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Derby patients benefit from advanced radiotherapy treatments

Published 06/11/2013

More than 50% of Derby Hospitals’ cancer patients are benefitting from an advanced type of radiotherapy which reduces side-effects associated with standard cancer treatments.
Patients with prostate cancer are so far the largest users of inverse-planned IMRT (Intensity Modulated Radiotherapy) because the treatment can be targeted very precisely to avoid side-effects to the bladder and bowel.

The Inverse-planned IMRT treatment matches the shape of the tumour being treated, using a mosaic effect to ensure that very high doses of radiation can be targeted to the correct area, while minimising the damage done to surrounding healthy tissues.
The Prime Minister has pledged to improve access to advanced and innovative radiotherapy treatments for patients across England. Derby Hospitals secured £500,000 from the Government’s Cancer Radiotherapy Innovation Fund to procure specialist equipment that would improve access to inverse-planned IMRT.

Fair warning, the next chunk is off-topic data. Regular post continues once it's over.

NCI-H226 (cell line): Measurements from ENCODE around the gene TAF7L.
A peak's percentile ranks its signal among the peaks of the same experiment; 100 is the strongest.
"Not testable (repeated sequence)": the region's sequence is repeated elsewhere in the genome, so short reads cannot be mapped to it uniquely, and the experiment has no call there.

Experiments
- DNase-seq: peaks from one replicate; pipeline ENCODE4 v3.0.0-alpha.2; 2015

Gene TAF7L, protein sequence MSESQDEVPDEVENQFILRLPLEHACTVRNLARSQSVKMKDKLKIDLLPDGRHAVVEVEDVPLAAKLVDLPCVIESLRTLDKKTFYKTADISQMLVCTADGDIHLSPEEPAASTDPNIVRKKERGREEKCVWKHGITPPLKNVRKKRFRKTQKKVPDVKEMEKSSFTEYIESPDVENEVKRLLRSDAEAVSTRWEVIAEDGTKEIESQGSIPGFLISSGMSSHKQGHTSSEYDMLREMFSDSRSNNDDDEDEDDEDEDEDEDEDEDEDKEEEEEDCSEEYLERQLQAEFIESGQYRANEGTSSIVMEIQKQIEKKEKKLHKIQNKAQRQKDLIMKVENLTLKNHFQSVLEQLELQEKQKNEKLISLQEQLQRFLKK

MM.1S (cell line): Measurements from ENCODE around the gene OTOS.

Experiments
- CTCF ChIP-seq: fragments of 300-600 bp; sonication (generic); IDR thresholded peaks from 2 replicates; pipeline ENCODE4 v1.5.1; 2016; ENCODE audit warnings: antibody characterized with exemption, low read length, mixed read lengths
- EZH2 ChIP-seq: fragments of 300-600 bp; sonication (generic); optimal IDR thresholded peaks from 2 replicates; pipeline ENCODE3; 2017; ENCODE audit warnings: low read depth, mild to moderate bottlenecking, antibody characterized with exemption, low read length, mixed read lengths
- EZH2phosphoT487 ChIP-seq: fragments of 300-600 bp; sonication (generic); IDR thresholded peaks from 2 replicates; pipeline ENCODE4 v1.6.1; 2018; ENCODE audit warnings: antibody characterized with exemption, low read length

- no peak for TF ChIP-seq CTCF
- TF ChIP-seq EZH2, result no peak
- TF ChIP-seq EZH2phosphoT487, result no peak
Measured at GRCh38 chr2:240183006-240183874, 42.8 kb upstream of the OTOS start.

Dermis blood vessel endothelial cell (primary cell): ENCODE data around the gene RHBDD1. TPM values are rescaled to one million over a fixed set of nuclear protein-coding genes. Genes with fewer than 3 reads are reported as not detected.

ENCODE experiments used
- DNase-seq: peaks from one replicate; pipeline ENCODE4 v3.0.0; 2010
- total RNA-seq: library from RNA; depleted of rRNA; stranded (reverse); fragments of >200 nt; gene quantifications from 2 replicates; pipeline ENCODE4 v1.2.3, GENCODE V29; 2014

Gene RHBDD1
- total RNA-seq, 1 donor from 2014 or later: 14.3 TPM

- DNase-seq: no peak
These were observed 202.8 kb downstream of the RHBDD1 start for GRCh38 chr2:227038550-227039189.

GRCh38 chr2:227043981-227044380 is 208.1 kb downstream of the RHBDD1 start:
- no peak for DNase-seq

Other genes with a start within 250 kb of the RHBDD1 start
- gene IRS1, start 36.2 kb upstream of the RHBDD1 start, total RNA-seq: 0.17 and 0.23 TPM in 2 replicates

Wendy Steele, Radiotherapy Manager at Derby Hospitals, said: “Thanks to the funding and all the hard work put in by our dedicated staff we have been able to achieve the national target set by the Government, which requires 24% of patients receiving curative radiotherapy to be given inverse-planned IMRT.

“Our work is not over and we will continue to invest in improving radiotherapy treatments and innovations for our patients. IMRT has been very beneficial to patients because they experience fewer side effects. Patients with prostate cancer are the largest group to benefit from this specialist treatment because the high doses of radiation can be targeted very precisely to avoid side-effects to the bladder and bowel.”
For further information, please contact:

Amanda Wells
Communications and Media Manager
Derby Hospitals NHS Foundation Trust
01332 786947
07799 337677

Last Modified 06/11/2013